Is Sports Betting Less Recession-Proof Than We Thought?

Many financial experts are increasingly fretting about a recession on the horizon, and a new study suggests the U.S. gambling industry may not be as insulated from such a downturn as many people thought.

A TransUnion study released this week reported that U.S. sports bettors are generally high income, with 54% earning at least $100,000 annually. They are optimistic about their financial futures, according to the study, but also feeling the pinch of inflation and showing signs of cutting discretionary spending such as sports wagering.

If this robust job market ever starts to cool off, that trend could cut deeper still.

“People are probably going to be familiar with the old adage that the industry does well in recession, right? I’ve heard that since I was a kid,” said Declan Raines, head of U.S. gaming at TransUnion. “Now, we’re going to actually see that put to the test. I would say this report would actually counter that conventional wisdom.”

With supply-chain disruptions coming out of the pandemic, a war in Ukraine driving energy prices up, elevated inflation overall, and higher interest rates, TD Securities was the latest major institution to sound the alarm about a potential recession. The company released a finding in late July that there is more than a 50% chance of recession in the U.S. within the next 18 months.

A shift toward retention?

An economic downturn could come at a difficult time for mobile sportsbook operators and others in the U.S. gambling industry, with two of the top three biggest U.S. states — California and Florida — working through obstacles toward legalizing sports betting in the coming months. Typically, operators take losses in the earliest months of launching in new states as they scramble to acquire new customers with lavish marketing and promotional campaigns.

Raines said TransUnion’s study, which polled nearly 2,500 adults who engage in sports betting, indicates that the consumer’s behavior adheres more closely to overall economic conditions than previously thought.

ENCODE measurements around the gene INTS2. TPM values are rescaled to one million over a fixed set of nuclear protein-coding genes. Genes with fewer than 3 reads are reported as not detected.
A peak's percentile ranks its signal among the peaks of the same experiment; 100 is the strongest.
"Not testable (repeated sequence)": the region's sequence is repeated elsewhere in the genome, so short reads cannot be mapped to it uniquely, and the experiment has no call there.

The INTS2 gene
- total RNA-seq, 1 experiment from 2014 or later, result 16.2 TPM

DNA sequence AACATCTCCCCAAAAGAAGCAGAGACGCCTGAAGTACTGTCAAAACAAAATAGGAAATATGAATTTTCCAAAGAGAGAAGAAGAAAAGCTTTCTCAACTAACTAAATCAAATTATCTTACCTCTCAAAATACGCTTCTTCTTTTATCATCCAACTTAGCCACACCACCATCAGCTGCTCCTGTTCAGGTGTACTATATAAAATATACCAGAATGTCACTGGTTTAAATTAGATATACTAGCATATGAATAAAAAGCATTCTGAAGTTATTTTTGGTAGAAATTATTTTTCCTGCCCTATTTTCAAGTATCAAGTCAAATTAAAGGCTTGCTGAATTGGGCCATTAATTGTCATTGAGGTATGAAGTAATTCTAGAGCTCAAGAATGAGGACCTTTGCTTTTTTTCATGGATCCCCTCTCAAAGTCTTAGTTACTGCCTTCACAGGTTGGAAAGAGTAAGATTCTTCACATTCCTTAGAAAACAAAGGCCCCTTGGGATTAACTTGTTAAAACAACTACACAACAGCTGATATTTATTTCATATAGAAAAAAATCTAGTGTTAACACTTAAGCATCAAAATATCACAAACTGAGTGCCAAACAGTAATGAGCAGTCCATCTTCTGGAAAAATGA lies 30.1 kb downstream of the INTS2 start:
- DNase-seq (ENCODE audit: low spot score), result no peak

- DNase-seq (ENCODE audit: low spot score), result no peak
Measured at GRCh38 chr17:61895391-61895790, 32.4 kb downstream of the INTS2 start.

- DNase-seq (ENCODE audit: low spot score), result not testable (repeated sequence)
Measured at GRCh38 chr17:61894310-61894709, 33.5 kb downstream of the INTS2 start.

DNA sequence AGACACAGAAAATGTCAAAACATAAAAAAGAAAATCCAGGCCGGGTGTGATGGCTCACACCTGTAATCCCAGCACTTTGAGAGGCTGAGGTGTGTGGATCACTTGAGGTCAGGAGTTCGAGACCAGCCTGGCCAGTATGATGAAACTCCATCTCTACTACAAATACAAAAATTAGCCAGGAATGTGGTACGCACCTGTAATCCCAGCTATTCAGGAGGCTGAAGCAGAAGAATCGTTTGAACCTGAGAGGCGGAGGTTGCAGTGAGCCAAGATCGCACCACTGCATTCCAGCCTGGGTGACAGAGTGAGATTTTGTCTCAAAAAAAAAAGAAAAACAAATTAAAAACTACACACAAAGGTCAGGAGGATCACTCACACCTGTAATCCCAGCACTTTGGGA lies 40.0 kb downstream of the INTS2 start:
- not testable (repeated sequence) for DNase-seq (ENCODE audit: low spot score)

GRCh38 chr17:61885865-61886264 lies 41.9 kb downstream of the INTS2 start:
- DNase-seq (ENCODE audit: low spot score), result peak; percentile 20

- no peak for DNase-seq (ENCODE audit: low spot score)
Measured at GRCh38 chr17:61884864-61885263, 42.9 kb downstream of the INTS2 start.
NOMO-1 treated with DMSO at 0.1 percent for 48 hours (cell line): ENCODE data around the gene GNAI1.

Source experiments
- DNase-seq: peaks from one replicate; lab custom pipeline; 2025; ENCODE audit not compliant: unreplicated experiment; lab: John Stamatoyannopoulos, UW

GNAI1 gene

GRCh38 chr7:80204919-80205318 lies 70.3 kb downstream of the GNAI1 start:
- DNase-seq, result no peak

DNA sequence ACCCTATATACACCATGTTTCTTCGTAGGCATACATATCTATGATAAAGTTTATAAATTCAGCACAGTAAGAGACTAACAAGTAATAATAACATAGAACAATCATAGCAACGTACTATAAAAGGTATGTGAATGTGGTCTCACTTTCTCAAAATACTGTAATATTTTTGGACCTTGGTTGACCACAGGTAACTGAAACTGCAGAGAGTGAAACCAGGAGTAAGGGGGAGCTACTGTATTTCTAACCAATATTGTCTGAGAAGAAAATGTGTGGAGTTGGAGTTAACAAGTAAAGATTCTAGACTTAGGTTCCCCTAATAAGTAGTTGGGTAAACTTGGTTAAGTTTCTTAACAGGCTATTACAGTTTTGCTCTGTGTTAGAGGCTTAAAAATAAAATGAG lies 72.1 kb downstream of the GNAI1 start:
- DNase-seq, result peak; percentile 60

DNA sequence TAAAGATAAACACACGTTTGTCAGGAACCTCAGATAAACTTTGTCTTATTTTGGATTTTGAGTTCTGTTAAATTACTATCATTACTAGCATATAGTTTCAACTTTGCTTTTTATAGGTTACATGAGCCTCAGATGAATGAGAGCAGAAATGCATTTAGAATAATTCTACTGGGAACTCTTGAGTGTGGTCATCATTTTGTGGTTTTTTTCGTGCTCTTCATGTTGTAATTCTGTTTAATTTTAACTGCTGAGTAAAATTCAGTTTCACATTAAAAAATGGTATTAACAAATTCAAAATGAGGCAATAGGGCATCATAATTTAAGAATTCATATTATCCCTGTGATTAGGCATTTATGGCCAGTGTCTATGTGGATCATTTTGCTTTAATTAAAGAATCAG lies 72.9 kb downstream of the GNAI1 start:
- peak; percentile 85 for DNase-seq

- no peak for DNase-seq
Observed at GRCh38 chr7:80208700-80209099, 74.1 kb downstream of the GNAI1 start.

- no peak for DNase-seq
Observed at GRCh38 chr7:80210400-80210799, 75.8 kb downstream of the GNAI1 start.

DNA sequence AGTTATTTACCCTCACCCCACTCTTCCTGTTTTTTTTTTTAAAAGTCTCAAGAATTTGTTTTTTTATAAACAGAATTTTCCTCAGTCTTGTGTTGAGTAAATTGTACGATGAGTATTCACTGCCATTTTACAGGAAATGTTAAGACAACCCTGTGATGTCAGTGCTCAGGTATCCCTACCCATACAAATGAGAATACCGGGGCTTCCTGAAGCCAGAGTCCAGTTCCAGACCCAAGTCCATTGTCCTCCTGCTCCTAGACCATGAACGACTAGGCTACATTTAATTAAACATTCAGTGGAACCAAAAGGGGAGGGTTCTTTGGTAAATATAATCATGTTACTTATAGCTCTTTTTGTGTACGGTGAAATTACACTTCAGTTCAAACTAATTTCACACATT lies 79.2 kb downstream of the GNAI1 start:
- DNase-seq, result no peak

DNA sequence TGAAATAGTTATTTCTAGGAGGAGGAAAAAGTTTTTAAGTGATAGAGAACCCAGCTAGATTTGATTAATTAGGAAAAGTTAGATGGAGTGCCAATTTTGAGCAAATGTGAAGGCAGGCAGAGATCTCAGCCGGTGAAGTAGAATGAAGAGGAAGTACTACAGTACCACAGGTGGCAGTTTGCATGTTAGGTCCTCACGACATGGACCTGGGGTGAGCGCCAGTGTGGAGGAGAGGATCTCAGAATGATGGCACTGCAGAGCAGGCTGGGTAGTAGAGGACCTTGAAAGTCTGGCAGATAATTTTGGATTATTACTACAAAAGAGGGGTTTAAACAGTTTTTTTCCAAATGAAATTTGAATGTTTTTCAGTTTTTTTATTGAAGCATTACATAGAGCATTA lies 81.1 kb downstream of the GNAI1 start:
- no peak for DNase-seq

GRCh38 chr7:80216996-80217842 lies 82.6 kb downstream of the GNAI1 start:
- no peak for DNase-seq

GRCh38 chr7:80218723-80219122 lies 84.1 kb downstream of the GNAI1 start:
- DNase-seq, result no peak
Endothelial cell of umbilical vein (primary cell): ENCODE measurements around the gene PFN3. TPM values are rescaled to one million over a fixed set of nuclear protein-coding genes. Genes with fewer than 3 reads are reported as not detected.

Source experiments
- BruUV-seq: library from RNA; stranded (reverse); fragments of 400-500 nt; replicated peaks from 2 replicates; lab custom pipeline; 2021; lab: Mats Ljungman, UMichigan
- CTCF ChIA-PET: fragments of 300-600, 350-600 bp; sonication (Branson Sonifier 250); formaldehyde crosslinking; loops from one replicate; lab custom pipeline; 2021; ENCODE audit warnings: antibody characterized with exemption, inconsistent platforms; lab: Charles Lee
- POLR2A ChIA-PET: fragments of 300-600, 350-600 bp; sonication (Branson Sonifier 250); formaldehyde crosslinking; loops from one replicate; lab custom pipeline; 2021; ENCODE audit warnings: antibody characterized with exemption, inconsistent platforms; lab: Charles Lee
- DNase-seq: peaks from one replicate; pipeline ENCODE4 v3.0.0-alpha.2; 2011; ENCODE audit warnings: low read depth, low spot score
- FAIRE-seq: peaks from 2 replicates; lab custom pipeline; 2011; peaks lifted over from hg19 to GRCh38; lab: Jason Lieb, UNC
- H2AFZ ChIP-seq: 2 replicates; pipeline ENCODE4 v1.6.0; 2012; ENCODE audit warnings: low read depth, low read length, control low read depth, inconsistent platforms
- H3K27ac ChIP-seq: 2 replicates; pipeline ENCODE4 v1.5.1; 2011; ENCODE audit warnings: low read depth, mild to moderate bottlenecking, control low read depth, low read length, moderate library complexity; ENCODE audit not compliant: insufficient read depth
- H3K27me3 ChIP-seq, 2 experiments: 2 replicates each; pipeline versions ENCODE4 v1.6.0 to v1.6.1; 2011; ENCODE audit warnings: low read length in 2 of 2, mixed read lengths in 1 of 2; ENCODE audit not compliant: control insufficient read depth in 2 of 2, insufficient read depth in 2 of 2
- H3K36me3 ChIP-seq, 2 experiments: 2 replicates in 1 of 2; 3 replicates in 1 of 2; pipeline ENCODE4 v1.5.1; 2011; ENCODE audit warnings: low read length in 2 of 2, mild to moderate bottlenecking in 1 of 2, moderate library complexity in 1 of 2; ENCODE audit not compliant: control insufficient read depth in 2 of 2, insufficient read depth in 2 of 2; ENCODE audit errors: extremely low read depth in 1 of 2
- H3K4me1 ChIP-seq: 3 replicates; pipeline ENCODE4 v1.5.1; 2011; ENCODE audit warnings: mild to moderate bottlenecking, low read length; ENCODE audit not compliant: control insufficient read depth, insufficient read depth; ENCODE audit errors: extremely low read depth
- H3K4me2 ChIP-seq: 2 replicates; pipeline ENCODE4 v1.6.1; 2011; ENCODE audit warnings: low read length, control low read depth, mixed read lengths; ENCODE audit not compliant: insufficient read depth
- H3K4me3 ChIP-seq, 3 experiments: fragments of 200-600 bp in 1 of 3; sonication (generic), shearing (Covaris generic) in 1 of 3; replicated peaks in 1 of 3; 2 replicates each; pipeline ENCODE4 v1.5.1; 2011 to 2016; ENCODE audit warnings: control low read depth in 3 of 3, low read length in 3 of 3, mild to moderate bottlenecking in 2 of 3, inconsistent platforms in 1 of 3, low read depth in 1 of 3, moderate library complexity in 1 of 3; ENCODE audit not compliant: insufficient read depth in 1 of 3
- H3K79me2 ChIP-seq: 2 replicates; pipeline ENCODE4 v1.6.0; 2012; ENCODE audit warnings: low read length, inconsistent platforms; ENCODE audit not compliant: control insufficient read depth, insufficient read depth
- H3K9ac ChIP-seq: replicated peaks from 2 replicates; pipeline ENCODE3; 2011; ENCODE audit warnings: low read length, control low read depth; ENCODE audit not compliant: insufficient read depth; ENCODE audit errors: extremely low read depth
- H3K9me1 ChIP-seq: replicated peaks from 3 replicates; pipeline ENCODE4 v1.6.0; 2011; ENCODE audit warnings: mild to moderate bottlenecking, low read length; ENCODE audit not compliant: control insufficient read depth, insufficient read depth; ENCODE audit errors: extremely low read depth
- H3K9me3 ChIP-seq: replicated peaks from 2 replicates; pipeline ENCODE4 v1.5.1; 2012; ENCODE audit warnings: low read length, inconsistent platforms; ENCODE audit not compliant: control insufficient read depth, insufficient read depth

“The conversation or debate we’ve been talking about the last four years, whether it’s sustainable or not, I think you’re going to see a shift towards retention as it becomes harder to justify the cost of acquisition in the current climate,” Raines said. “Overall, GGR [gross gaming revenue] is expected to drop, so I think there will be a greater focus on the existing player base.”

A weakening economy could prompt operators to increase their efforts around the efficiency of their operations and the quality of the products they offer, particularly in states such as New Jersey that moved quickly to legalize sports betting, Raines said. He also thinks operators will seek to get a better picture of their customers’ overall economic health, rather than just their betting behavior, when offering new products or tailoring approaches to problem gambling solutions.

Higher incomes, but bigger worries

The study found that mobile sports bettors are seeing increased incomes and are generally more optimistic than most consumers. That could be due to a high employment level among U.S. bettors – with 89% reporting they’re currently working, compared to 81% in the total population. In fact, 22% of mobile sports bettors said they had changed jobs for higher pay in the last three months.

Even with all that, 79% of mobile sports bettors said they were concerned about their ability to pay current bills and loans in full compared to 52% of the overall population.

“No one is immune to the concerns around the larger economic climate,” Raines said. “It would be easy to see those in opposition to each other, that people earning higher incomes wouldn’t be as concerned about external conditions. But this speaks to the fact that those concerns are causing people to alter their spending behavior. That has a lot of different implications for sports betting and the wider gaming industry.”


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